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Clifford usually gets tired long before sunset, so Phoebe is free to entertain herself in the evening.
This is lucky because the House of the Seven Gables is not a cheerful place.
The only young person she regularly sees is Mr. Holgrave.
Even though they don't have much in common, they are still thrown into society together, so they have to get to know each other.
Mr. Holgrave tells Phoebe something of his personal history.
He has been supporting himself since he was a kid.
Even though Mr. Holgrave is only 22, he still has experience as a teacher, a salesman, and the political editor of a newspaper.
He has traveled throughout New England and the Midwest as a peddler and a dentist.
He has worked on a ship that sailed to Europe and saw France, Italy, and Germany.
He has also given public lectures on hypnotism.
Now he takes photographs, but that doesn't seem to be a permanent career for him either.
Phoebe continues to find Mr. Holgrave worrisome. She doesn't understand how he can be so stable a person while being completely unstable in his habits.
Mr. Holgrave doesn't seem like a warm, friendly person. He spends his time studying people intellectually rather than with sympathy.
One day he asks about Clifford. Phoebe says Clifford is happy but easily upset.
She doesn't know what upsets him, though: she feels that it's Clifford's private business.
Mr. Holgrave promises that he would have no hesitation about finding out everything about Clifford if he could.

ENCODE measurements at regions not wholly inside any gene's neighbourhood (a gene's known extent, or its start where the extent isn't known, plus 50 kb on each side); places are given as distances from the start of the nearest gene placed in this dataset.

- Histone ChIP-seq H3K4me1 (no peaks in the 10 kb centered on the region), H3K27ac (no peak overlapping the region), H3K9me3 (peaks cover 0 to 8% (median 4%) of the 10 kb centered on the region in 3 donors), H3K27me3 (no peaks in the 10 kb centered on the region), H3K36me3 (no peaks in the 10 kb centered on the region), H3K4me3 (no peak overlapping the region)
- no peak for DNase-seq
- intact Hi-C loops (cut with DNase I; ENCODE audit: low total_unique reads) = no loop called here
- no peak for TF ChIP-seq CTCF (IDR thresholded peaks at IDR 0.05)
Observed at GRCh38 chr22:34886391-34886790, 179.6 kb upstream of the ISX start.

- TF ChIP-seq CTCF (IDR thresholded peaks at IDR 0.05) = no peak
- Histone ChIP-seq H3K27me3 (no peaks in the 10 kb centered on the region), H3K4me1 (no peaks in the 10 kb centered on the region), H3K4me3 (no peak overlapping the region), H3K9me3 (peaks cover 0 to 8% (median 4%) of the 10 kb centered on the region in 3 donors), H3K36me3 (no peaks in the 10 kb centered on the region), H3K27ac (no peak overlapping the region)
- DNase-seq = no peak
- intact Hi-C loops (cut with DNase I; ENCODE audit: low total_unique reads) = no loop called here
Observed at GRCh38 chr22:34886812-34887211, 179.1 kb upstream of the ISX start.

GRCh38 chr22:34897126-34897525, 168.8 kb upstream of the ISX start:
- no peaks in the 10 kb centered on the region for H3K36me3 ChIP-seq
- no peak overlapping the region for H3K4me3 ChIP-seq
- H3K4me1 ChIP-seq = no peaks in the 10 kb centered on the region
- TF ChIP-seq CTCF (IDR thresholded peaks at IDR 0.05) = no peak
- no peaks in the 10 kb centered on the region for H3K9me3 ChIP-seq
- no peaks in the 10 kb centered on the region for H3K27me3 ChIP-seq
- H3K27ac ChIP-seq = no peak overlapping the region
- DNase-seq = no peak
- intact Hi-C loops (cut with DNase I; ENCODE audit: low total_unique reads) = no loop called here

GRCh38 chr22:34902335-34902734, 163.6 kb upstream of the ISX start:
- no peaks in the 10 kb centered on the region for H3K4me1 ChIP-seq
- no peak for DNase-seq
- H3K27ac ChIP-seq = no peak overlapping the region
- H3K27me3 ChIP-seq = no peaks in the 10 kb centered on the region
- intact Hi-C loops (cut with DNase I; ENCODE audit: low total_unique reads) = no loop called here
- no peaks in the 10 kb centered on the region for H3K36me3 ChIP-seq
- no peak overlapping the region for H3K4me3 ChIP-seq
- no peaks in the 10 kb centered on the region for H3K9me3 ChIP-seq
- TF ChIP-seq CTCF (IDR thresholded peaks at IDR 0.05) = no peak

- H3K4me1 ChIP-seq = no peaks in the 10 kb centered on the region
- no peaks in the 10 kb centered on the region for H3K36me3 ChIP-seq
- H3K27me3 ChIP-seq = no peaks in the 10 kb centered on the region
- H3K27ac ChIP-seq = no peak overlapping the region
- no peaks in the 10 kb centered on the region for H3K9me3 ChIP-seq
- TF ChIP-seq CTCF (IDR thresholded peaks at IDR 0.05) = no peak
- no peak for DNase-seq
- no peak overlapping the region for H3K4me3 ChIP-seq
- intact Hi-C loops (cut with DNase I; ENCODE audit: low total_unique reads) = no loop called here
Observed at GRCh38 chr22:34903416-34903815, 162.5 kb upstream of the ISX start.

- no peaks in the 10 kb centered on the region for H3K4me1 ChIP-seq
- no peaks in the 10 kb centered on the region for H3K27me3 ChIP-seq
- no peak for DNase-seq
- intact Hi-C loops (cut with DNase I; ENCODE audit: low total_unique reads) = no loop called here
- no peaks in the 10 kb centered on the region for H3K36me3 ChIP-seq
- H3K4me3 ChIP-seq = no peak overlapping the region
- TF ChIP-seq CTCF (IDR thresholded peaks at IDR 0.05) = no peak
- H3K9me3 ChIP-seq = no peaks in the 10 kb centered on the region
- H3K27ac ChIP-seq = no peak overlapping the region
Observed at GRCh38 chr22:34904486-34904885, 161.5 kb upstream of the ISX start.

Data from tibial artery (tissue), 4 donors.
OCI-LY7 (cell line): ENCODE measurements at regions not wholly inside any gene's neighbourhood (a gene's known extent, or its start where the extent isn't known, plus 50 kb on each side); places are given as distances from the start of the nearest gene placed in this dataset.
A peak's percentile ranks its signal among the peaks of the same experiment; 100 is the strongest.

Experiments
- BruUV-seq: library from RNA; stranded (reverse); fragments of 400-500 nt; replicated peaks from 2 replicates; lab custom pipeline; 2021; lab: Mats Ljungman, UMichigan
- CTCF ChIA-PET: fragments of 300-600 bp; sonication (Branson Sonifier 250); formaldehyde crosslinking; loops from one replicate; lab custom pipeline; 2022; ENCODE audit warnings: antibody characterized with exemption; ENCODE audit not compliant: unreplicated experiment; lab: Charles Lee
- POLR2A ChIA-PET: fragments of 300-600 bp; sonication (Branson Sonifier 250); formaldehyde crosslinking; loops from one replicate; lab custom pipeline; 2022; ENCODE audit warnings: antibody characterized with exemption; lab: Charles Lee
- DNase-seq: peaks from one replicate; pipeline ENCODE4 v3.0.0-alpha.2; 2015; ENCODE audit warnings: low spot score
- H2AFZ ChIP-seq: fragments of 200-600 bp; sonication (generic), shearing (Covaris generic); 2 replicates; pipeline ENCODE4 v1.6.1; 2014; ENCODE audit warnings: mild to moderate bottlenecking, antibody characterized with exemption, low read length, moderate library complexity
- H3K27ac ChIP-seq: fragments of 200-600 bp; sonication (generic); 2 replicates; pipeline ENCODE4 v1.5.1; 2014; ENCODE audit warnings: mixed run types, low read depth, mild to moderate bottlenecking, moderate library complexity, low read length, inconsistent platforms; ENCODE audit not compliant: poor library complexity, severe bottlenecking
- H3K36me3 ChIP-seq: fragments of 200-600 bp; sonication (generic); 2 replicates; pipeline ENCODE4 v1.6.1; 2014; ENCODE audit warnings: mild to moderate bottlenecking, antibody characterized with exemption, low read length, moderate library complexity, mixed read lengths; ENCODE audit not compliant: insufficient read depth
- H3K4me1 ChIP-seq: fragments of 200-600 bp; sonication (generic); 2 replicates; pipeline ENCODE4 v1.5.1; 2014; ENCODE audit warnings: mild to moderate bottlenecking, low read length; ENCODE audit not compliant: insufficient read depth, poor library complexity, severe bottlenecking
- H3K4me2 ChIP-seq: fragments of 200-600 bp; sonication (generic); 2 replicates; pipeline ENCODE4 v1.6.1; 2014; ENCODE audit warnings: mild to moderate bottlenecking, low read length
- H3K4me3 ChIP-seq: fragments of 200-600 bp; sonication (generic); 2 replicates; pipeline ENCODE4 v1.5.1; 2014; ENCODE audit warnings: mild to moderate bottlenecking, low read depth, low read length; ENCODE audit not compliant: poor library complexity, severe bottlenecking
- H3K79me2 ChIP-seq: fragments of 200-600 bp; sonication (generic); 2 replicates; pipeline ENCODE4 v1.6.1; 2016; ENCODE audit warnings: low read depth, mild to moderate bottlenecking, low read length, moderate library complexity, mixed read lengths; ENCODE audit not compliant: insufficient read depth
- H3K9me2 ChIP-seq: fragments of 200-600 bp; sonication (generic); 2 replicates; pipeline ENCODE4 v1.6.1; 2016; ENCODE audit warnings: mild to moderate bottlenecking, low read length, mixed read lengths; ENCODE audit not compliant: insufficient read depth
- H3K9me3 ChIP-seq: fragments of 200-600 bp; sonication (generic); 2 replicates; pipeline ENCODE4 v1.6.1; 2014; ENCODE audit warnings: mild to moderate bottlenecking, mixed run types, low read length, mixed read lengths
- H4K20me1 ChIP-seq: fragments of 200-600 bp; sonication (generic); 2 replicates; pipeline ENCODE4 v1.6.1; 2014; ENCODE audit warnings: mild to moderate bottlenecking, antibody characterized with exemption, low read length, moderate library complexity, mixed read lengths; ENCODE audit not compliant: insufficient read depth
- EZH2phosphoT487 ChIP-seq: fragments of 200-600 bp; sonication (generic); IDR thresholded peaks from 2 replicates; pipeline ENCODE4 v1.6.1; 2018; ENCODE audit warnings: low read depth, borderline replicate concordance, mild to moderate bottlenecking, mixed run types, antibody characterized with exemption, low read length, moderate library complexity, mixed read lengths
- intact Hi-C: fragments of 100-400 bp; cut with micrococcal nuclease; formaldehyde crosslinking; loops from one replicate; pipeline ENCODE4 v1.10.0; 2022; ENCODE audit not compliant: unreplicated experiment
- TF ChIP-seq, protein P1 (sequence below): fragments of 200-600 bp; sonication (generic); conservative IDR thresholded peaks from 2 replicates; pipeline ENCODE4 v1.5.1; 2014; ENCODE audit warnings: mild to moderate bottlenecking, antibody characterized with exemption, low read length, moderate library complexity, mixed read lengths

Mr. Holgrave doesn't understand the mystery between Judge Pyncheon and Clifford, but he lets the topic drop for now.
Phoebe can't understand why Mr. Holgrave is so interested.
Mr. Holgrave is an idealist, and he thinks it's time for all of the monuments of the past to be torn down in favor of new, modern ways of living.
The narrator comments that Mr. Holgrave's ideals are good. His only mistake is in believing that this age will be the one to get rid of the old ways and start all over again.
It won't happen, but Mr. Holgrave's ideals will help keep him young.
It's tough to know what Mr. Holgrave's career will wind up being, but he's good company for Phoebe for now.
Even though Mr. Holgrave thinks he understands Phoebe completely, he is still fascinated and charmed by her. He finds that she makes the House of the Seven Gables seem like a home to him.
Phoebe asks how Mr. Holgrave came to lodge with Hepzibah.
Mr. Holgrave goes off onto a whole rant about how we need to get rid of the Past.
Why should we be slaves to bygone times?
Mr. Holgrave wants people to stop passing down these gloomy, weighty homes to their children.
It does more harm than good.
He thinks the House of the Seven Gables should be "purified with fire, – purified till only its ashes remain!" (12.29).
He claims he's living in the house so he can learn better how to hate what it symbolizes, the dead past.
After all, the whole crime Colonel Pyncheon committed against Matthew Maule came about from his crazy desire "to plant and endow a family" (12.33).
Mr. Holgrave thinks that families should be broken up at least once every 50 years. That way, people won't have time to grow crazy with pride about their families.
Mr. Holgrave points to Phoebe's own family as an example. He claims that the committer of the first Pyncheon crime seems to have reproduced himself so that he is now walking the streets once more, with a good chance of passing on "as rich and as wretched an inheritance as he has received" (12.35).
Phoebe thinks Mr. Holgrave is getting a bit crazy.
Mr. Holgrave blushes. He admits that he is preparing to fictionalize the story of the Pyncheon family and put it in a magazine.
Phoebe is surprised that Mr. Holgrave writes for magazines.